Tim Ferriss: “Income without time has no value.”

by Mark on February 15, 2010

In an interesting YouTube interview with Loic Le Meur, Tim Ferriss said:

“What I promote is valuing time as the most valuable nonrenewable currency and recognizing that income without time has no value… Income has no intrinsic value… The value that it has is what you can trade it for. And even if what you trade it for is a possession, ultimately what you are looking for is an experience. Without time, there is no experience.”

This quote is simple and profound. It provides a great insight into his philosophy that you might not guess from the title of his book The 4-Hour Workweek. Many people misinterpret what the book is about based on the title. They think it is about finding ways to be lazy, or they think that it is some kind of scam or pipe dream. It’s too bad, because they are missing out on some amazing ideas.

Lifestyle Design instead of the Deferred-Life Plan

The biggest paradigm shift that Ferriss presents is the idea that we should reject the “deferred-life plan” that has us deferring our dreams well into the future until after we retire. This is when we will finally have the free time to really enjoy ourselves. It is actually kind of surprising that this is the model that is so commonly embraced. We spend so much of our time during the best years of our lives working and doing things that they we really don’t want to be doing. Doesn’t it seem a little crazy?

I have to admit that I had bought into this mentality as well. I have been working overtime at jobs that I don’t like pretty much since my first “real” job at age 16. I embraced the idea that we need to work very long hours in order to have the income that I need to provide a lifestyle that would really make me happy. Over time, however, I have become more and more jaded by this model. What’s the point of earning money if you have no time to enjoy your life?

Probably the biggest shift in my thinking has been in my view towards possessions. Possessions can be nice, but too often they aren’t nearly as fulfilling as we think they will be when we buy them. If you are anything like me, you have a house full of possessions that you rarely use or don’t use at all. All of these items represent the time that you expended to work to acquire them.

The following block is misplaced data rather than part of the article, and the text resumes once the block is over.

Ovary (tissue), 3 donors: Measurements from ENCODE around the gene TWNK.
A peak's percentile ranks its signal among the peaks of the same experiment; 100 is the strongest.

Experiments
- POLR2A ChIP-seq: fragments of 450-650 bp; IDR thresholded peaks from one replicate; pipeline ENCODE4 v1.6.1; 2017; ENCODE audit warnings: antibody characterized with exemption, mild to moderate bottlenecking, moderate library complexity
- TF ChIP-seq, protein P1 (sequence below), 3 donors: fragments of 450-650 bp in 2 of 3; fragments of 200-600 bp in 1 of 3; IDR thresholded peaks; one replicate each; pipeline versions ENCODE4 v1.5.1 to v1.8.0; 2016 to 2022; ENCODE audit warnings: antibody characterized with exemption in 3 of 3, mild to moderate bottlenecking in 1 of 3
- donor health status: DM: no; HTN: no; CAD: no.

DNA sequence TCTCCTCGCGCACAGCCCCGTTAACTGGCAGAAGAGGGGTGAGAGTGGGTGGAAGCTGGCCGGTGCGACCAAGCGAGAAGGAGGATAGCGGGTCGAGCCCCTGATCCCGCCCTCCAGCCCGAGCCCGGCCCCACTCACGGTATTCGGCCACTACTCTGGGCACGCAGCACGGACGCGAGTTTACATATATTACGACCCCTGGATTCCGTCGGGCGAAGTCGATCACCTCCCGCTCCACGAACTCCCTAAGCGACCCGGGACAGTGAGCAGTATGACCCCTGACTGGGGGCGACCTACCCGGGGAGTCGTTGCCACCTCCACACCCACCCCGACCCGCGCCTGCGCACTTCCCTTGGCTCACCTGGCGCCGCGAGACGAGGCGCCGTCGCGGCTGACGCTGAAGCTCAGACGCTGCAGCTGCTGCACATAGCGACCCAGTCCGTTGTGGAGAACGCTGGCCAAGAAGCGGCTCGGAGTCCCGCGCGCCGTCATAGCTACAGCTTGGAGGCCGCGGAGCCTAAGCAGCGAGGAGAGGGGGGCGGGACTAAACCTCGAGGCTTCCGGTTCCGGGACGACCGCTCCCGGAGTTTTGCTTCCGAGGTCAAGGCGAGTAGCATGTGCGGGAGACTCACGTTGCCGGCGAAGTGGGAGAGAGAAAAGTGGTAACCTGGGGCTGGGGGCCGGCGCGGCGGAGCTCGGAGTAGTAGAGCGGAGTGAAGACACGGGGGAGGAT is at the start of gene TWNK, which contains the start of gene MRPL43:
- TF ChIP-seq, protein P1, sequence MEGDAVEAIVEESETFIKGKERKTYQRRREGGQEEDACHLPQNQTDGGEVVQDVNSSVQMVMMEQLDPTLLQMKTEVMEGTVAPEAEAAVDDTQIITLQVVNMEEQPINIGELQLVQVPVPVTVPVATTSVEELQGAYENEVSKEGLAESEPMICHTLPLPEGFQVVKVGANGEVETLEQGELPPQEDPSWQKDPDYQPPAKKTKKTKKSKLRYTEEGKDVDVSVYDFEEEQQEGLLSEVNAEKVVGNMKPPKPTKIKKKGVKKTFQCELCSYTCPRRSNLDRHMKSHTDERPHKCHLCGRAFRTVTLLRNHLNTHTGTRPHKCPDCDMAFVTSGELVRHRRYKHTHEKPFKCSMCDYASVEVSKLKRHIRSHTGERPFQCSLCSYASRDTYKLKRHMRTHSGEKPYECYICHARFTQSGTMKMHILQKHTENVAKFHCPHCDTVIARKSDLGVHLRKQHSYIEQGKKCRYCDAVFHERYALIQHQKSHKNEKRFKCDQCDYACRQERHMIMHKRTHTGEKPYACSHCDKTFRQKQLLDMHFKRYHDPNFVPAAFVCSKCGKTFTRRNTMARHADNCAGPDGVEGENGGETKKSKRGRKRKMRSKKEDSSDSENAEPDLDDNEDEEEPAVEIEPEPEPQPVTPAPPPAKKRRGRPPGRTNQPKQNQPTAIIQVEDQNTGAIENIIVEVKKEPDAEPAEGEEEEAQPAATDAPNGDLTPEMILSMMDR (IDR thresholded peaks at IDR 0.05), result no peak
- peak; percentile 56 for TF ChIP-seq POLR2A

Just think of all the hours that you slaved away at work to get things that are collecting dust in your closets, your attic, your shed, or your garage. Doesn’t it make you a little bit sick to think about? And yet I’m guessing that you spend a fair amount of time thinking about what you want to acquire next.

As time goes on, I’m becoming more convinced that free time is more important than possessions. We only get one life to live, so we might as well enjoy it while we can, and we might as well enjoy what life has to offer while we are still young. My goal is to radically reduce the hours that I spend doing things that I don’t like doing so that I will have much more time to do things I want to do. Ultimately this is what “the 4-hour workweek” is all about. It’s not about being lazy. “Lifestyle design” is about freeing up your time to do what excites you. You might be as active as ever, but you will be doing what you like to do. It sounds like a pretty good deal to me. Now I just have to figure out a way to make it happen. :-)

Income without time has no value. Don’t forget it.

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